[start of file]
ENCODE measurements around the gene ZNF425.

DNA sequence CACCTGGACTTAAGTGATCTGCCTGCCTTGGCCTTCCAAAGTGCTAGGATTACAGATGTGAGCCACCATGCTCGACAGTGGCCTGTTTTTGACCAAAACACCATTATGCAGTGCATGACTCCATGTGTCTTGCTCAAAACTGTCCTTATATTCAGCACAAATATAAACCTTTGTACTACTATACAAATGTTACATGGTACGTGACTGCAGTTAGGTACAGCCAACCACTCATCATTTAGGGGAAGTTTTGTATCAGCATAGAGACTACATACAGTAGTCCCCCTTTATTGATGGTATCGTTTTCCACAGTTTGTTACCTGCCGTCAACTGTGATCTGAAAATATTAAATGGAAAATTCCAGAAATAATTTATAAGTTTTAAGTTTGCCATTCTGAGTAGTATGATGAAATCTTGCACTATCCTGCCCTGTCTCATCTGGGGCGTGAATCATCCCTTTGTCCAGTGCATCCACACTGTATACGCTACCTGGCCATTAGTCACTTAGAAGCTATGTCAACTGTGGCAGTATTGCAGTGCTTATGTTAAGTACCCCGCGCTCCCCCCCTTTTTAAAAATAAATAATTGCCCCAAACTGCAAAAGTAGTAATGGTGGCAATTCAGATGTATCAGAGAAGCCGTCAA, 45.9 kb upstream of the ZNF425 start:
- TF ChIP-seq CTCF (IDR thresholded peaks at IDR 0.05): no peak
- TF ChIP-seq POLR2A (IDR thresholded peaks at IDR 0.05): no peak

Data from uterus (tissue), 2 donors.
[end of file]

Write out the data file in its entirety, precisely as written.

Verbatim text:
ENCODE measurements around the gene ZNF425.

DNA sequence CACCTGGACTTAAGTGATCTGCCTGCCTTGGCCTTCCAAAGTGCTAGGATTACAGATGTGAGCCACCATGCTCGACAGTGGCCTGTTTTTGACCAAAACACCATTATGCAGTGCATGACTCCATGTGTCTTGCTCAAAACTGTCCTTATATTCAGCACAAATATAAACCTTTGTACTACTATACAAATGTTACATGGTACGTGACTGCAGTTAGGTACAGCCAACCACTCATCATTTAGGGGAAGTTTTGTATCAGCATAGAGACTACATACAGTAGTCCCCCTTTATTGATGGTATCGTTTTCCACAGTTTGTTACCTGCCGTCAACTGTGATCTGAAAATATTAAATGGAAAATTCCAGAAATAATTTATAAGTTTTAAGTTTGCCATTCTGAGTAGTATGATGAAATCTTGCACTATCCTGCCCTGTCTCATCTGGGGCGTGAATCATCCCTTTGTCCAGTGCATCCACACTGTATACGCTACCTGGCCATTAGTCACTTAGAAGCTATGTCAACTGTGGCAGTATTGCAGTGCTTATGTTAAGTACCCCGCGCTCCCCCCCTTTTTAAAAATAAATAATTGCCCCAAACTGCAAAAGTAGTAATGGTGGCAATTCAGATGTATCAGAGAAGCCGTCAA, 45.9 kb upstream of the ZNF425 start:
- TF ChIP-seq CTCF (IDR thresholded peaks at IDR 0.05): no peak
- TF ChIP-seq POLR2A (IDR thresholded peaks at IDR 0.05): no peak

Data from uterus (tissue), 2 donors.